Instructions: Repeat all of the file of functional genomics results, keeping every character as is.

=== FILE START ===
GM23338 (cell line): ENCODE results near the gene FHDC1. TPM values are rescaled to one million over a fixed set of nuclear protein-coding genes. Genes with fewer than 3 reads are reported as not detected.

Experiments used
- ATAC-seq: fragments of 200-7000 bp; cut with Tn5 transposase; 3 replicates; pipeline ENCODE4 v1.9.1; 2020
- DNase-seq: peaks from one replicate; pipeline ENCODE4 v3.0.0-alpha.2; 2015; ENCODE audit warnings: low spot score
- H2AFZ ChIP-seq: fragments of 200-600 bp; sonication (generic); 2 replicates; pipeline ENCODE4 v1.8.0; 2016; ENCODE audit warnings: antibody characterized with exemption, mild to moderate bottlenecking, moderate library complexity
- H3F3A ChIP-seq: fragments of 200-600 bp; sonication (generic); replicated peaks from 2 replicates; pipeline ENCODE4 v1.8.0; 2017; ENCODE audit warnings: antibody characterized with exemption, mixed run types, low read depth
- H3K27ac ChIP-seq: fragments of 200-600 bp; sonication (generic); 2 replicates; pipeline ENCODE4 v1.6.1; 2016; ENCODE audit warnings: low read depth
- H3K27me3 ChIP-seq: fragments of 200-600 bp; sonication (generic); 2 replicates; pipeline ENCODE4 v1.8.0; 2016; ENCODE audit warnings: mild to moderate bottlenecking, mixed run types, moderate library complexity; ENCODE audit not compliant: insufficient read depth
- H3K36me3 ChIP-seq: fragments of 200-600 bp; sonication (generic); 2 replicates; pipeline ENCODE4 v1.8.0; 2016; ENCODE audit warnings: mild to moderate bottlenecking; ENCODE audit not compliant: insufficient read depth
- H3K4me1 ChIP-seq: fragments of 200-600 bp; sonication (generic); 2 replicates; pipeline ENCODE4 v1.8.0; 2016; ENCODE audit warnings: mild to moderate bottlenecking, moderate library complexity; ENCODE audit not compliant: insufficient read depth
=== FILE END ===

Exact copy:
GM23338 (cell line): ENCODE results near the gene FHDC1. TPM values are rescaled to one million over a fixed set of nuclear protein-coding genes. Genes with fewer than 3 reads are reported as not detected.

Experiments used
- ATAC-seq: fragments of 200-7000 bp; cut with Tn5 transposase; 3 replicates; pipeline ENCODE4 v1.9.1; 2020
- DNase-seq: peaks from one replicate; pipeline ENCODE4 v3.0.0-alpha.2; 2015; ENCODE audit warnings: low spot score
- H2AFZ ChIP-seq: fragments of 200-600 bp; sonication (generic); 2 replicates; pipeline ENCODE4 v1.8.0; 2016; ENCODE audit warnings: antibody characterized with exemption, mild to moderate bottlenecking, moderate library complexity
- H3F3A ChIP-seq: fragments of 200-600 bp; sonication (generic); replicated peaks from 2 replicates; pipeline ENCODE4 v1.8.0; 2017; ENCODE audit warnings: antibody characterized with exemption, mixed run types, low read depth
- H3K27ac ChIP-seq: fragments of 200-600 bp; sonication (generic); 2 replicates; pipeline ENCODE4 v1.6.1; 2016; ENCODE audit warnings: low read depth
- H3K27me3 ChIP-seq: fragments of 200-600 bp; sonication (generic); 2 replicates; pipeline ENCODE4 v1.8.0; 2016; ENCODE audit warnings: mild to moderate bottlenecking, mixed run types, moderate library complexity; ENCODE audit not compliant: insufficient read depth
- H3K36me3 ChIP-seq: fragments of 200-600 bp; sonication (generic); 2 replicates; pipeline ENCODE4 v1.8.0; 2016; ENCODE audit warnings: mild to moderate bottlenecking; ENCODE audit not compliant: insufficient read depth
- H3K4me1 ChIP-seq: fragments of 200-600 bp; sonication (generic); 2 replicates; pipeline ENCODE4 v1.8.0; 2016; ENCODE audit warnings: mild to moderate bottlenecking, moderate library complexity; ENCODE audit not compliant: insufficient read depth